Saturday, 6 June 2015

Doctor Who and science have had a very on-and-off relationship, with uncountable moments of plausibility being erased from existence in favour of dramatic licence. But back in 1963, the show began with a very educational remit – to balance historical stories with future-set stories, so that children and their parents would learn about different historical eras and scientific ideas, while being entertained by the adventures of the Doctor and his companions – and it’s that ideal of educational entertainment that Simon Guerrier and Dr. Marek Kukula are returning the franchise to.

The Scientific Secrets of Doctor Who is a sizeable book divided into three sections – ‘Space’, ‘Time’, and ‘Humanity’ – each further divided into five chapters. Each chapter begins with a short Doctor Who story, followed by an explanation of a related scientific concept, drawing links to the Doctor’s adventures past and present in order to assist their explanations.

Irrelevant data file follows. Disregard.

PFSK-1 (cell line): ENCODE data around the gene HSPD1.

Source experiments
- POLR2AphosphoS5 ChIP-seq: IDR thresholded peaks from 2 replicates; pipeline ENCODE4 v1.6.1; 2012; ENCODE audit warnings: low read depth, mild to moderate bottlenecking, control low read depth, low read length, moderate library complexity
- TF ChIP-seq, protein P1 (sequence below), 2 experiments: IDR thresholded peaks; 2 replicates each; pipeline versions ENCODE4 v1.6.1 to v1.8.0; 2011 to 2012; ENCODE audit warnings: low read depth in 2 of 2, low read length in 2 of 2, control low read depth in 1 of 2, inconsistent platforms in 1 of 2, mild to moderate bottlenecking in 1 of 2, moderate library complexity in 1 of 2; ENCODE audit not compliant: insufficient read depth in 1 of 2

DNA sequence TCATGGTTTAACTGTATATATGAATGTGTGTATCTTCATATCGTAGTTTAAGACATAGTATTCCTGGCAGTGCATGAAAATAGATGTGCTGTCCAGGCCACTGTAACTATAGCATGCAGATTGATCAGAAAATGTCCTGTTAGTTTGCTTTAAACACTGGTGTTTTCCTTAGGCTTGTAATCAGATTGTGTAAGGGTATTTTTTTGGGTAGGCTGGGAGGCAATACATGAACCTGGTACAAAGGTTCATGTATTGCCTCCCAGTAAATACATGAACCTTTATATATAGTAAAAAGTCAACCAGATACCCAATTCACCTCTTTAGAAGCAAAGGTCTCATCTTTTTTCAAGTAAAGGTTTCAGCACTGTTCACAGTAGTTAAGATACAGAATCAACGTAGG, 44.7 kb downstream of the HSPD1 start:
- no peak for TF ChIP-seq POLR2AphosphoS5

This is a difficult kind of book to get right – too wordy and you become inaccessible, too simplified and you become patronising. And yet Guerrier and Kukula hit the perfect balance, clearly and dynamically covering a wide range of subjects. 

Importantly, it’s evident the writers really know both their science and their Doctor Who; the quotes and references chosen genuinely do support the science and rarely feel crowbarred in. You’ll learn how we can potentially travel in time, just how plausible Omega’s anti-matter universe is, and all about creatures with regenerative abilities similar to a Time Lord’s.

Whether you’ve been a Whovian for decades or Mr. Capaldi’s your first Doctor, if you’ve ever watched an episode of Doctor Who and wondered “could that really happen?”, Guerrier and Kukula probably answer your question – and a whole lot more you never thought of asking.


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